The authors take evolutionary human traits that have developed in the last 10,000 years and use them to show that the leap in these last 100 centuries is greater than what science had long considered “the great leap forward” in evolution that took place 400 to 500 centuries ago. They even go so far as to make the connection between these changes and how the world looks today from a sociological perspective. A great read in the science of human kind.
6. Saxons, Vikings, and Celts: The Genetic Roots of Britain and Ireland – Bryan Sykes – 2007
Saxons, Vikings, and Celts: The Genetic Roots of Britain and Ireland
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While this title’s start may sound like a book about Nordic sports teams, it is indeed a comprehensive look at the genetic history of people hailing from the British Isles. Oxford University professor Bryan Sykes, a legend in the field of human genetics, spent a decade studying the DNA of people who trace their roots back to England and Ireland. His result is this fascinating book about the clans that formed the early civilizations of the British Isles and how their DNA was passed through the generations to people around the world today.
Originally published under the title Blood of the Isles, this book is an incredibly granular look at how the DNA of peoples from different areas of western Europe shaped the settlers of what’s now Great Britain. Though many people identify culturally as being Saxon (English) or Celtic (Irish), most actually have less of the DNA from these ancestors than they would expect. This book is a true deep dive and not for everyone, but if your ancestors hail from that part of the world, you may find it especially interesting and informative–as will all who are interested in the developments of culture and the notion of ethnicity.
Why Is Genetic Engineering Interesting?
From Mary Shelley’s Frankenstein to The Golem to The Terminator–humans have always had a god complex, wanting to fundamentally alter or create new forms of life. Now, with access to the smallest parts of what it means to be human, it’s happening. But if, after learning about some of the best genetic engineering books to read right now, you are still not sold on genetic engineering, a quick assay of its past, present, and future might be the final lure for you.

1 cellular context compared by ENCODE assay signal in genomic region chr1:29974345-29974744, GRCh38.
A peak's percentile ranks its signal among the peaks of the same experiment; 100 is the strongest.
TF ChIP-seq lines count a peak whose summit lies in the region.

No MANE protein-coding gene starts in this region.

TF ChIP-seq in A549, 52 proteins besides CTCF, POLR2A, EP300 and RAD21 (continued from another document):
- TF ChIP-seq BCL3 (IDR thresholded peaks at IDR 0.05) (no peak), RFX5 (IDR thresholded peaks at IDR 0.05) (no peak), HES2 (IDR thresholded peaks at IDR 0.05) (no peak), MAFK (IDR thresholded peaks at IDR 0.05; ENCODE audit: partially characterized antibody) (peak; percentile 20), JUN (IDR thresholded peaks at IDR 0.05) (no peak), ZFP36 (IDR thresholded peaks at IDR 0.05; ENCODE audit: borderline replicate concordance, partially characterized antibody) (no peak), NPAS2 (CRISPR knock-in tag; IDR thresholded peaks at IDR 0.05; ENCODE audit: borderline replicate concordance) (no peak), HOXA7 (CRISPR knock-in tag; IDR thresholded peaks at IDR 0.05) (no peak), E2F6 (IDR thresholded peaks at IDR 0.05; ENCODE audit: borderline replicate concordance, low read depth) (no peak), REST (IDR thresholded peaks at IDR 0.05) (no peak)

The study of our human genome and genetic engineering tells us so much about our personal and collective pasts. Our genes are the roadmap that tells us where and who we came from. Why are we tall, or short, or have blue eyes, or a big nose? Are we predisposed to cancer or Alzheimer’s? Did our ancestors have similar skills or personality traits to the ones we have today? Learning more about genetics means learning more about yourself.
Reading fictional genetic engineering books from the past shows us what authors got right and wrong about genetic engineering of the future–our now. When you pick up a genetic engineering novel from the 80s, 90s, or even the early 2000s, you find science and ideas that might still seem way off base but you’ll also find concepts and ideas and visions that have been made into reality. Comparing past to present gives us a very interesting barometer for what science has been able to accomplish in a blip of time in human evolution.
The ability of scientists and businesses to manipulate the fundamental tools of life–our DNA–is spectacular, and it should also be spectacularly concerning. This capability is already having permanent impacts on every aspect of our lives. Breakthroughs are happening all the time that will allow us to change ourselves and the environment around us. Understanding what genetic engineering is and how it works will allow you to understand these breakthroughs as they happen which makes them much more interesting. And knowing more about these ongoing alterations to our DNA and that of animals and plants around us should also make us start asking questions about when it’s right to do this and what the potential ripple effects are going to be–and just how large those ripples will become, for medicine, society, culture, even for what it means to be human.
It’s in considering the future of genetic engineering and the implications for our planet and its species that the questions we have about it begin to come into sharp focus. From a fictional perspective, much that’s been written about in these genetic engineering novels may have yet to come to fruition. They may not be possible, but it may also mean that we just aren’t there yet but will be. Just as genetic engineering truly seemed to be the stuff of fantasy just a few decades ago, some of the more “out there” concepts in these fictional works may be possible in the future.